Ales Hemsky had a power-play goal and an assist.

Rookie Matthias Janmark scored on his first shot on his first shift in an NHL game to make it 1-0. The Stars acquired Niemi and Janmark in trades earlier this year.

Dallas scored on two of five power plays. Jamie Benn, the NHL’s leading scorer last season, had a power-play goal in the third period.

Niemi made 37 saves to improve his career record against the Penguins to 5-1-1. He withstood a flurry in the final minute after Pittsburgh pulled goalie Marc-Andre Fleury for an extra skater.

Fleury had 21 saves.

The Stars are 4-0-1 in their last five home games against Pittsburgh, and have won three in a row overall.

Janmark skated down the slot, took a pass from Hemsky and shot between Fleury’s legs at 1:39 of the first.

The Penguins dominated the latter half of the period, but couldn’t score. Niemi’s best stop was a reaching glove save of Rod Scuderi’s drive from the blue line with less than 3 minutes remaining. Pittsburgh outshot the Stars 10-4 in the first.

Hemsky scored at 5:42 of the second on Dallas’ first power play. His shot from the top of the right faceoff circle went in over Fleury’s right shoulder.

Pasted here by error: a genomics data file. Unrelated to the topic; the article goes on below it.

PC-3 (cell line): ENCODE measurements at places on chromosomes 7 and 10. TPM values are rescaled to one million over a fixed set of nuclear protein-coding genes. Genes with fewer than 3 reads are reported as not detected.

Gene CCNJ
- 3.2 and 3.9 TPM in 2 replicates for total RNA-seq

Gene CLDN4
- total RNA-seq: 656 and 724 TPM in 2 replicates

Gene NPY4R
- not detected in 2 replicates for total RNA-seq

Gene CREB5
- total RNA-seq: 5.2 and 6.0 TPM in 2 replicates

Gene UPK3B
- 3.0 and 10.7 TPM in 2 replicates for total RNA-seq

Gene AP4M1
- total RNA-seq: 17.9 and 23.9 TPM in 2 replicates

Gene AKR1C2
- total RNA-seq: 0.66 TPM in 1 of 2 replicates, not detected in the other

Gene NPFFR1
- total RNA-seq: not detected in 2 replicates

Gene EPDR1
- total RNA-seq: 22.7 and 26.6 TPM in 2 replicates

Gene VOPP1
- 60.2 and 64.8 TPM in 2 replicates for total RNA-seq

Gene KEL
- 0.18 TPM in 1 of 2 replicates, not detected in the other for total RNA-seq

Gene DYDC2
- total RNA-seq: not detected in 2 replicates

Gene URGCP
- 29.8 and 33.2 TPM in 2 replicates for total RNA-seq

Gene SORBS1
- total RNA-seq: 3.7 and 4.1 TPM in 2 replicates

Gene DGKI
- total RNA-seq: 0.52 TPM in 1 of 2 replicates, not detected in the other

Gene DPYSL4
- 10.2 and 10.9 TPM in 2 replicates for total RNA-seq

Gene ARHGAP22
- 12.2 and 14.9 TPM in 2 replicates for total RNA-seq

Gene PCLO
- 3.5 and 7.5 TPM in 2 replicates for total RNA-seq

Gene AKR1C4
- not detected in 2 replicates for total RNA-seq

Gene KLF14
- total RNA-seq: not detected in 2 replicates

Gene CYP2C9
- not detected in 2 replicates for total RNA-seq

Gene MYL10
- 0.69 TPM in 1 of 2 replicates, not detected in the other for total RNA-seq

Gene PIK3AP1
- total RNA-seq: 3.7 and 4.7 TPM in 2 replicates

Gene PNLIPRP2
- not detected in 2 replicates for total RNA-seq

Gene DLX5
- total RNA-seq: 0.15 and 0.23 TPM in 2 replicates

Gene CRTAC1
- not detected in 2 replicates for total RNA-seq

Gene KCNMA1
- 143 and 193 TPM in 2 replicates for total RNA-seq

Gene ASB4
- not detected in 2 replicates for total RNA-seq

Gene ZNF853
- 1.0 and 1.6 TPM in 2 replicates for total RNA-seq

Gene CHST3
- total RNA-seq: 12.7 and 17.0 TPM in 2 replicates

The Penguins again had an advantage in shots, 13-11. Pittsburgh had chances in close, but Niemi turned those away. Midway through the second, John Klingberg cleared away a loose puck from in front of the net.

Seven seconds into the Stars’ fourth power play of the third period, Jamie Benn tipped in Jason Spezza‘s shot from the right point.

NOTES: Dallas acquired Janmark as part of a March trade that sent Erik Cole to Detroit. The rookie had been playing in the Swedish Hockey League. . San Jose traded Niemi’s rights to the Stars in June for a seventh-round draft pick. Also making their Dallas debuts were LW Patrick Sharp and D Johnny Oduya, teammates with Chicago’s Stanley Cup champions last season. . In his first game for the Penguins, Phil Kessel played in his 447th straight game. . Pittsburgh was 0 for 3 on the power play.